Mike Smith, MD, MBA, FACEP
What’s up, everyone? Anything been going on lately? As we’ve all dealt with the 4th COVID-19 surge in the state of Louisiana, our emergency departments and hospitals have swelled with patients. It’s been a challenge but one we have met before and will continue to do. Please make sure you are maintaining the time to care of yourself and your families. Keep encouraging vaccination – it’s our only way to get out of this without the loss of life from the disease “burning through,” the population. While encouraging vaccination, please try to not let the contrarians get to you (see the first point about maintaining your mental health). Jazz Fest, Mardi Gras, and endless concerts and shows need to come back eventually, right? Right?
We are reassured that the scope of practice bills did not progress further in Louisiana. The nurse practitioner independent practice did not garner enough votes to pass. This was the result of grassroots effort by other physician specialties, the Louisiana State Medical Society, the LA ACEP board, and other individual emergency physicians. These bills are presented as “increasing access to care,” which the practice patterns do not reflect. They are almost identical to physicians in choosing non-primary care and urban over rural settings. While it is frustrating to have a fraction of your training compared with your years of hard work, understand that these arguments are not likely to gain traction with the public when fighting this scope creep. We need to focus on patient safety, patients being informed, and patient choice. Patients need to know what type of professional is taking care of them and the training that goes into that profession. Louisiana ACEP has submitted several council resolutions regarding this, and physicians of the state need to be proactive when they try to challenge this next legislative session.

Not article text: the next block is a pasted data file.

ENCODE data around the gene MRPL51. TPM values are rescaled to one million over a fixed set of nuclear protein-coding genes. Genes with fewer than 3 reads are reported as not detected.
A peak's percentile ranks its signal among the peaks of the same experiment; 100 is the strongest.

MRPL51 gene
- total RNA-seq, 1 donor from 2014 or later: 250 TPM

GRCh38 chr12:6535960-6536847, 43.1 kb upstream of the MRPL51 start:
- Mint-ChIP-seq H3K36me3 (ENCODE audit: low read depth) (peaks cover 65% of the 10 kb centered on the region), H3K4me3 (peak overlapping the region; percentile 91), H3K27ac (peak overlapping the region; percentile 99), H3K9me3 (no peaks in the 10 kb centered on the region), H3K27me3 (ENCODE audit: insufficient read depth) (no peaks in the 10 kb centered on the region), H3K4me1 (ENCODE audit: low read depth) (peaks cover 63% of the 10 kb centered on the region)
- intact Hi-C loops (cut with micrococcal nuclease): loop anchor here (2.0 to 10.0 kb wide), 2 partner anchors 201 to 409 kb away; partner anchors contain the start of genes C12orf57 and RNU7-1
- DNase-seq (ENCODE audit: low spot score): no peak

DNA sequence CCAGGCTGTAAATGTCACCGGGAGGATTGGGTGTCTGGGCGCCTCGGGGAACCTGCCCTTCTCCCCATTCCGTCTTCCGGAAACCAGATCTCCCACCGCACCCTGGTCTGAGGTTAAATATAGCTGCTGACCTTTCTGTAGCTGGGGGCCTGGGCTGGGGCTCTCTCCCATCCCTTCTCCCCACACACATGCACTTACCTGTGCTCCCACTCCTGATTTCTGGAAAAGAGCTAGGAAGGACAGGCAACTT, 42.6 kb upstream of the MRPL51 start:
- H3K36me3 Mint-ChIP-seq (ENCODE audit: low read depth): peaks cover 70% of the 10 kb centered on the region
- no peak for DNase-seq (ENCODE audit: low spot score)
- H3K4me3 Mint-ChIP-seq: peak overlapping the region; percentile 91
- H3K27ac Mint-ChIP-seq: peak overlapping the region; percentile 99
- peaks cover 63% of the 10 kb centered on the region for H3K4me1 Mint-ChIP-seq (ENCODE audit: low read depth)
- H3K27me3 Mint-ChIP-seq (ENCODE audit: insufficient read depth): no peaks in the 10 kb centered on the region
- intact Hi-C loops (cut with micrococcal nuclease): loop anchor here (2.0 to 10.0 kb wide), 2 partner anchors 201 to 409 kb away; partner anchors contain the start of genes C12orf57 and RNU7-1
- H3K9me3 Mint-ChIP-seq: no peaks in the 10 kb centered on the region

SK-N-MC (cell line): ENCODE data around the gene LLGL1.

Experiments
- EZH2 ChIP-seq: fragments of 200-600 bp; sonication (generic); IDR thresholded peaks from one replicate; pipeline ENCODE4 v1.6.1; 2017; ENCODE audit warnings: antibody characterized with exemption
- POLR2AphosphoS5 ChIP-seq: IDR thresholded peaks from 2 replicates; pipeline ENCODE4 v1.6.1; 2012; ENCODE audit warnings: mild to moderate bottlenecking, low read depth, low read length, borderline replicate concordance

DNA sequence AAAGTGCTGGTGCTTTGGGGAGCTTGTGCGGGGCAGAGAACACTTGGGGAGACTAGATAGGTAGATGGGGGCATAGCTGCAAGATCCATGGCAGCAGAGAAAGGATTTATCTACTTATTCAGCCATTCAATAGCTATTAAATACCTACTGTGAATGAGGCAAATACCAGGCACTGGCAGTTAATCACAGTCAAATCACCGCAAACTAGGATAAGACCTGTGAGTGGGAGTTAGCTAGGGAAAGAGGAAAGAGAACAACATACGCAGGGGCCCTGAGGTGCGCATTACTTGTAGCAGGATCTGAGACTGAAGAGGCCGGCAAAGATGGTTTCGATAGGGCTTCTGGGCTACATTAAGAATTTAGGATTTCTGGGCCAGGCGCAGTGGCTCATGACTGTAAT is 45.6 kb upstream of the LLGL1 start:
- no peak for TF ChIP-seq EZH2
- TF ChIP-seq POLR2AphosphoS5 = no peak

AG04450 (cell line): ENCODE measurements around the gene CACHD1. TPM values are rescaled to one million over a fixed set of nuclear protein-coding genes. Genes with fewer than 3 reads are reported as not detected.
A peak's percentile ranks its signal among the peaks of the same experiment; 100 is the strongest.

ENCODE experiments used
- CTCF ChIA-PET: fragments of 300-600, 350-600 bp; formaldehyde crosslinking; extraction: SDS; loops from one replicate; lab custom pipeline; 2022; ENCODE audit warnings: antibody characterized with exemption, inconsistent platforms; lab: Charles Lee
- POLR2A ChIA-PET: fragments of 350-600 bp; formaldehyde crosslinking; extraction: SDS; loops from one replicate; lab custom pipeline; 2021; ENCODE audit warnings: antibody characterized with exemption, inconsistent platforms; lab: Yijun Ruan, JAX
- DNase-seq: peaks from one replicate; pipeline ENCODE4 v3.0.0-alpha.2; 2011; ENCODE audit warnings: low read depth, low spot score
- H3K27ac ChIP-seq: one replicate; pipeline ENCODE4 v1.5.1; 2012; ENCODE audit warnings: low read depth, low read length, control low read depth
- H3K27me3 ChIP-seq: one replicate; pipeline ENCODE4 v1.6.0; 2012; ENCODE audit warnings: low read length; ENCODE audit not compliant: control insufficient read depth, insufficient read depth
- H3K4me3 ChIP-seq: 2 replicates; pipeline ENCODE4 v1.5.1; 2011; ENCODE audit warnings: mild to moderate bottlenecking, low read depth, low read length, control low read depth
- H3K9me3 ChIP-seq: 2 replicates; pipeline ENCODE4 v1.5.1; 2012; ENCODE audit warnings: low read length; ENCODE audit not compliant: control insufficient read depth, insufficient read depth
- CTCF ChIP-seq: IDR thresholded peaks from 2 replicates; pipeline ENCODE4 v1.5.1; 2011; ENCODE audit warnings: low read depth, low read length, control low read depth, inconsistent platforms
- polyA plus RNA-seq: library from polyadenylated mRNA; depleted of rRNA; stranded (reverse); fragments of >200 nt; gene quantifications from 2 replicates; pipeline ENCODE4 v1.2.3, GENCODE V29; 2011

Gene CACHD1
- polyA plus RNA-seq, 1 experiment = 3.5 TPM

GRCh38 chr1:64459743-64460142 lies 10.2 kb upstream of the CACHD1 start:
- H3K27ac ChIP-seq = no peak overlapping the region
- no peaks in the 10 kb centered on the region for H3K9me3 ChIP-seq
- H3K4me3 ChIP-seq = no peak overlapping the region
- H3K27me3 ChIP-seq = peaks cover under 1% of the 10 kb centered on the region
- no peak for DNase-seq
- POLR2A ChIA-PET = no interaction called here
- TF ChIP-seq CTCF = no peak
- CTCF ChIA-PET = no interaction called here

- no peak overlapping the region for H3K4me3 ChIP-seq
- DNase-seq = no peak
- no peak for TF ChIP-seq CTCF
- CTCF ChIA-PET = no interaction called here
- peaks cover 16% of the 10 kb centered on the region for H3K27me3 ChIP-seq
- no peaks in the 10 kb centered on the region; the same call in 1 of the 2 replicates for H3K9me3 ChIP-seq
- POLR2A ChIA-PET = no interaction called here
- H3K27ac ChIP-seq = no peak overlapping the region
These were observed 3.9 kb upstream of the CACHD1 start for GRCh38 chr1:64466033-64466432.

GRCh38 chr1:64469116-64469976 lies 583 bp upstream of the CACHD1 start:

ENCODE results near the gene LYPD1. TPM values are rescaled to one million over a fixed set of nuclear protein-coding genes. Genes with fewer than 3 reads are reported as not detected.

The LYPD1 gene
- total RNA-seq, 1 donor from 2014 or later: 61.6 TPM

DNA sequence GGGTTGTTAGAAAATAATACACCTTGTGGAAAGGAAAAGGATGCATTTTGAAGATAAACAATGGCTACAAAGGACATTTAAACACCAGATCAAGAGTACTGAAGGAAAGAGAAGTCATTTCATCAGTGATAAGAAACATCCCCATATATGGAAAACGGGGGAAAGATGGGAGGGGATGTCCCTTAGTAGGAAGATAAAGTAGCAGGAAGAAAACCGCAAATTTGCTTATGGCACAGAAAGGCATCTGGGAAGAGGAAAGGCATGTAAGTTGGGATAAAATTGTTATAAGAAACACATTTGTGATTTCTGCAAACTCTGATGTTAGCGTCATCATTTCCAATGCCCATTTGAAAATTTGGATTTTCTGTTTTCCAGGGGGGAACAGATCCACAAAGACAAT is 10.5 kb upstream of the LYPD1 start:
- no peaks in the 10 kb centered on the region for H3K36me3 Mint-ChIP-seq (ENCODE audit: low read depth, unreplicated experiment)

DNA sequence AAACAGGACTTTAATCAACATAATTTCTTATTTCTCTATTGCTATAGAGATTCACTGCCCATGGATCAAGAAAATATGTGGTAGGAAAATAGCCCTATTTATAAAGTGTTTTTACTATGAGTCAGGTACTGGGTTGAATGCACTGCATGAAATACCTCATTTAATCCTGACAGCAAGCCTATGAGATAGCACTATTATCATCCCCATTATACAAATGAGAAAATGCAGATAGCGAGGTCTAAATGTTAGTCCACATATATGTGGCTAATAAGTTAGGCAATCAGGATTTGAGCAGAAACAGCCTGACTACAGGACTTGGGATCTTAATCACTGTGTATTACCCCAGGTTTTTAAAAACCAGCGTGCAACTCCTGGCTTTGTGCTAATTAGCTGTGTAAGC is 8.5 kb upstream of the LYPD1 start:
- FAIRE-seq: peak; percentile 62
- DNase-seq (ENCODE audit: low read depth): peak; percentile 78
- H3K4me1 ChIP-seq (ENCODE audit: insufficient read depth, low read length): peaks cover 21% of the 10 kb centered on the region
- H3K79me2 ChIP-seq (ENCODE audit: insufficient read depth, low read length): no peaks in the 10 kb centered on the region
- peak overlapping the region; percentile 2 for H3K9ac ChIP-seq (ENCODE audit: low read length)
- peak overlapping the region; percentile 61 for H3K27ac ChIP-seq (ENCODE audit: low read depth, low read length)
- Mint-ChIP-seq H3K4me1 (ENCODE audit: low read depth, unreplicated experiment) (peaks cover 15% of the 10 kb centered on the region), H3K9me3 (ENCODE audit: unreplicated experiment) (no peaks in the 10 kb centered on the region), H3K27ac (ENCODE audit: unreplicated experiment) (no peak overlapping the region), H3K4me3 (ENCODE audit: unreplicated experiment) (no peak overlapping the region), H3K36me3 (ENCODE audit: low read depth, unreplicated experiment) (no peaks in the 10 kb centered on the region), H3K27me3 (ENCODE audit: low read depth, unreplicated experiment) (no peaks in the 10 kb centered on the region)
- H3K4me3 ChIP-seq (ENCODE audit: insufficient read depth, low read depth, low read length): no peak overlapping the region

ACEP21 and the council meeting continue to be a reason to remain hopeful. And not just to get out of the house and travel to Boston, but to meet with emergency physician members from across the country and go through the deliberations of the council meeting. Louisiana councilors are voted in at our annual spring meeting. It is relatively easy for most chapters to add in “alternate councilors,” if you are interested in seeing the process, please contact us. If you are a resident or an old timer wanting to be involved, we will get you involved.
Thank you for all that you do for the patients seeking emergency care in Louisiana. You’ve made sure that despite global pandemics and natural disasters, that people are cared for no matter who they are, the time of day, or the potential obstacles in your way. There is a light at the end of the tunnel for this … at least until the locusts or the robots come.